Friday, October 16, 2015

having a nice day

Reading and writing about Pope Francis's U.S. visit two weeks ago, naturally led me to think of the 1970s film, Blazing Saddles.  (Isn't that an automatic leap of reference points for most people...?)

"Stampeding cattle...?"

"Through the Vatican?"

The Pope.
Mel Brooks.

It's all good.

Actually in Blazing Saddles there's "something-for-everyone" as they say, and probably Something to offend almost everyone, too....The people who made that film had what you might call artistic freedom -- there are times, watching it, when a person might ask, "Yikes, did they have to be THAT free?" ...


I asked myself, Why is that line (stampeding cattle through the Vatican) so funny?  Why does that make me laugh so hard?  (The first time I saw that exchange between Cleavon Little [hidden under a KKK-sheet . . . umh -- yeah, that's what I was saying...] and Harvey Korman, I couldn't believe it.)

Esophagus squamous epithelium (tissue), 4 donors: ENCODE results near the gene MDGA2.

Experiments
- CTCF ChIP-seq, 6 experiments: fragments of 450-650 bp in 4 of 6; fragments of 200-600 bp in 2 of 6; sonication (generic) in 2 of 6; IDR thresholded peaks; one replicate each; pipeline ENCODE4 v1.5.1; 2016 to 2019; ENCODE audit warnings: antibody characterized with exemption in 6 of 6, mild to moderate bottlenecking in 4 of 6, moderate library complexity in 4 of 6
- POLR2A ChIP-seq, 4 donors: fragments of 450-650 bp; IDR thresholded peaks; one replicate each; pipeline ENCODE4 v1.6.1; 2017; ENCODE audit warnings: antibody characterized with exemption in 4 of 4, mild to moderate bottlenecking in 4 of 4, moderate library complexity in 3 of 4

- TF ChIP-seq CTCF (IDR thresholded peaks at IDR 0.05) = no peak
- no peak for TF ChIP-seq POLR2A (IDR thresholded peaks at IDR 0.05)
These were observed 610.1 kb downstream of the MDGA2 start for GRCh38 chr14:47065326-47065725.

...So then I looked something up:  according to the Urban Dictionary,

Spoken Word

is poetry intended for onstage performance, rather than exclusively designed for the page.

Spoken Word

spoken word

Spoken-word...I was thinking, that Blazing Saddles scene -- stampeding cattle ...Through the Vatican -- is maybe

Spoken Word Slapstick.

"Slapstick" -- the physical comedy, the pies-in-the-face...

but with Spoken Word Slapstick, there's no pie, you don't have to get any cattle, or go to Italy -- it's all verbal, and the wildly off-kilter, off-the-wall image that each audience-member involuntarily creates for himself...

"stampeding cattle -- that's not much of a crime"

"Through the Vatican?!"

"Ah! -- Kinky!..."

Spoken slapstick.



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